Though David Hilbert remained, by the time he died in 1943, the Nazis had essentially gutted the university, as many of the top faculty were either Jewish or had married Jews. About a year after the purge, he attended a banquet, and was seated next to the new Minister of Education, Bernhard Rust. Rust asked, "How is mathematics in Göttingen now that it has been freed of the Jewish influence?" Hilbert replied, "Mathematics in Göttingen? There is really none any more" (Reid, 205). Today, Göttingen has a respectable, but no longer world-famous, mathematics department.

Renovation after War

After World War II, the University of Göttingen was the first university in the western Zones to be opened under British control in 1945. Jürgen Habermas, a German philosopher and sociologist, pursued his study here in Göttingen. Later, Richard von Weizsäcker, the former president of Germany, earned his Dr.iur. here. Gerhard Schröder, the former Chancellor of Germany, also graduated from the faculty of law here in Göttingen and became a lawyer thereafter.

Current Status

Today the university consists of 13 faculties and about 24,000 students are enrolled. More than 2,500 professors and other academics work at the University, assisted by a technical and administrative staff of over 10,000. The post-war expansion of the University led to the establishment of a new, modern 'university quarter' in the north of the town. The architecture of the old university can still be seen in the Auditorium Maximum (1826/1865) and the Great Hall (1835/1837) on the Wilhelmsplatz.

Faculties

Image:Seal_of_theology.jpg‎|Logo of the Faculty of Theology, Faculty WebsiteImage:Seal_of_law.jpg‎|Logo of the Faculty of Law, Faculty WebsiteImage:Seal of philosophy.png‎|Logo of the Faculty of Philosophy (including History, Philology, etc.), Faculty Website: [27066]Image:Logo_of_Medicine.gif|Logo of the Faculty of Medicine, Faculty WebsiteImage:Mathematik Göttingen.jpg|Faculty of Mathematics (including Computer Science), Faculty WebsiteImage:Goe UniNordbereich Physik.jpg|Faculty of Physics with new observatory, Faculty Website:[27067]Image:Goe_Chemie_2007.jpg|Faculty of Chemistry, Faculty Website:[27068]Image:Goe.Uni.Nordbereich.Faculty.Buildings.May.2005.image04.JPG|Faculty of Biology(including Psychology), , Faculty Website:[27069]Image:Goe.Uni.Nordbereich.Geology.Faculty.May.2005.image08.JPG|Faculty of Geo-science, Faculty Website:[27070]Image:Seal of agriculture.png‎|Logo of the Faculty of Agriculture, Faculty Website:[27071]Image:Logo of forest.png‎|Logo of the Faculty of Forestry, Faculty WebsiteImage:Goe-Uni-Campus-Platz der Gö Sieben.01.JPG|Faculty of Social Science, Faculty Website:[27072]Image:Goe-Uni-Campus-Platz der Gö Sieben.01.JPG|Faculty of Economics, Faculty Website:[27073]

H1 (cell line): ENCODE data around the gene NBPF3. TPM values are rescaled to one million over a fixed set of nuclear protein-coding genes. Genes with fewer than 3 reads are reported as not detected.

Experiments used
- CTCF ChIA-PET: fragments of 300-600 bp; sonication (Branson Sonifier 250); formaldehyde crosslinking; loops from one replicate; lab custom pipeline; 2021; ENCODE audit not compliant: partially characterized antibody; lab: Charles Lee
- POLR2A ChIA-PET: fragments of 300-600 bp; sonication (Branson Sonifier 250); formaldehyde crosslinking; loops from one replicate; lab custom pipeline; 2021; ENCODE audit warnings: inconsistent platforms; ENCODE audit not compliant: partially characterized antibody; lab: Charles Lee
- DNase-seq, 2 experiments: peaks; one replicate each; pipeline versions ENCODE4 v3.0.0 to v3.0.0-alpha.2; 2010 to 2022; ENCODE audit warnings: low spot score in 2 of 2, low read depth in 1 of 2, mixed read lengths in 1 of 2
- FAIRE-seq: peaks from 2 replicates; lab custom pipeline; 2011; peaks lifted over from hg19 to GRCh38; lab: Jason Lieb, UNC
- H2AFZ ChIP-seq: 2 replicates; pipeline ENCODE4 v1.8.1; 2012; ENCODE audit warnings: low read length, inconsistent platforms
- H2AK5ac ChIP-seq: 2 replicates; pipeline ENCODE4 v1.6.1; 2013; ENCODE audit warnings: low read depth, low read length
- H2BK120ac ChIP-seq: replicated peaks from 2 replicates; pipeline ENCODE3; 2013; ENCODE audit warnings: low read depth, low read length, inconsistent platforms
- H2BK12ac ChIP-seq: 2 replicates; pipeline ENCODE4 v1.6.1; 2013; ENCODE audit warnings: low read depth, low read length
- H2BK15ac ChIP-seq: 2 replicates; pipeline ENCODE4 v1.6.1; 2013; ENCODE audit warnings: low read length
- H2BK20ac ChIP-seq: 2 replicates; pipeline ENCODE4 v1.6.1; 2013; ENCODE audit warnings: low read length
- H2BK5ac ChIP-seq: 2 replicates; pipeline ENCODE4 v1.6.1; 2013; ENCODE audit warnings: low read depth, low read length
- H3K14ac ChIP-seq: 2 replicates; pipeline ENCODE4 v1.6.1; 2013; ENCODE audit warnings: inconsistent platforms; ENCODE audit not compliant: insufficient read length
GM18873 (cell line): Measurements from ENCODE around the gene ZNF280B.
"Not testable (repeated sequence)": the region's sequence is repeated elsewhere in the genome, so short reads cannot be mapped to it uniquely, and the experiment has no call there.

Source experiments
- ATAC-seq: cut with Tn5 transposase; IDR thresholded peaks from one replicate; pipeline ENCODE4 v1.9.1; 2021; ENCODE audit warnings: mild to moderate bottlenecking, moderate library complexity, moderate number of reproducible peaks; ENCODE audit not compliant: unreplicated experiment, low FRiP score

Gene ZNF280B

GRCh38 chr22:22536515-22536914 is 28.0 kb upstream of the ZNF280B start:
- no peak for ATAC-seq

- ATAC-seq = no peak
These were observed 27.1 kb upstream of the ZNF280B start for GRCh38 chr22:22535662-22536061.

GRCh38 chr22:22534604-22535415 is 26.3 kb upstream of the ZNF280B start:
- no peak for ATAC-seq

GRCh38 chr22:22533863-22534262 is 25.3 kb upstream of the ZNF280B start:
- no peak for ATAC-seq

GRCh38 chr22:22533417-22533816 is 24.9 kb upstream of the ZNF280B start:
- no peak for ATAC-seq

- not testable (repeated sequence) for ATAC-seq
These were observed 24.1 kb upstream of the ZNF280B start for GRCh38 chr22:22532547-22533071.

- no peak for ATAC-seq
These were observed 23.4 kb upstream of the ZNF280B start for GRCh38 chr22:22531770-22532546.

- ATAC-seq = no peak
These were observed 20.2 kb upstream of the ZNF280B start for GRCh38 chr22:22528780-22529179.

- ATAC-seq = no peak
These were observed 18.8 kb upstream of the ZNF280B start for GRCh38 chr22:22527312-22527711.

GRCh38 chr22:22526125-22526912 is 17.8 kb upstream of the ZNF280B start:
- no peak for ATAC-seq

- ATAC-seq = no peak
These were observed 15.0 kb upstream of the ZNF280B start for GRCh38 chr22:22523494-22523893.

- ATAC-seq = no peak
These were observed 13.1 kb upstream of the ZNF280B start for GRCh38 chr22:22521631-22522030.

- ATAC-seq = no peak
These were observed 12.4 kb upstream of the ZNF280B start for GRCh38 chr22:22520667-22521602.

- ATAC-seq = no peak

Associated Institutions

The university is organizationally and personally interlinked with the following independent and semi-independent institutions. There are four Max Planck Institutes situated in Göttingen: